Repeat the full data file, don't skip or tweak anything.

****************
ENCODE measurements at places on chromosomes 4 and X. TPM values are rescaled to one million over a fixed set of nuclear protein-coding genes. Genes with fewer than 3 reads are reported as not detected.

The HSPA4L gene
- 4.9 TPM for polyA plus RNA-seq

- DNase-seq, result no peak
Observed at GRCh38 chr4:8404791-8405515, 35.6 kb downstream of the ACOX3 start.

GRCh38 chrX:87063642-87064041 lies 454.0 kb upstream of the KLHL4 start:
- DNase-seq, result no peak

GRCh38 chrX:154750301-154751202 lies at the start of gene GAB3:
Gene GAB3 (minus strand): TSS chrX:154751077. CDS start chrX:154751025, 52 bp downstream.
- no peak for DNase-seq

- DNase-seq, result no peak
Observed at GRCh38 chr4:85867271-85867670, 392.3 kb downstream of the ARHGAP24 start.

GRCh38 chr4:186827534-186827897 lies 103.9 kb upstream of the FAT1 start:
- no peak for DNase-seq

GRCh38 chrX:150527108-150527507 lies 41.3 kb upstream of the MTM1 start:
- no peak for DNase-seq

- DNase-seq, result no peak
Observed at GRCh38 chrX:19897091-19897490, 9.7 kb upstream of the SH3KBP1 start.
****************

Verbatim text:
ENCODE measurements at places on chromosomes 4 and X. TPM values are rescaled to one million over a fixed set of nuclear protein-coding genes. Genes with fewer than 3 reads are reported as not detected.

The HSPA4L gene
- 4.9 TPM for polyA plus RNA-seq

- DNase-seq, result no peak
Observed at GRCh38 chr4:8404791-8405515, 35.6 kb downstream of the ACOX3 start.

GRCh38 chrX:87063642-87064041 lies 454.0 kb upstream of the KLHL4 start:
- DNase-seq, result no peak

GRCh38 chrX:154750301-154751202 lies at the start of gene GAB3:
Gene GAB3 (minus strand): TSS chrX:154751077. CDS start chrX:154751025, 52 bp downstream.
- no peak for DNase-seq

- DNase-seq, result no peak
Observed at GRCh38 chr4:85867271-85867670, 392.3 kb downstream of the ARHGAP24 start.

GRCh38 chr4:186827534-186827897 lies 103.9 kb upstream of the FAT1 start:
- no peak for DNase-seq

GRCh38 chrX:150527108-150527507 lies 41.3 kb upstream of the MTM1 start:
- no peak for DNase-seq

- DNase-seq, result no peak
Observed at GRCh38 chrX:19897091-19897490, 9.7 kb upstream of the SH3KBP1 start.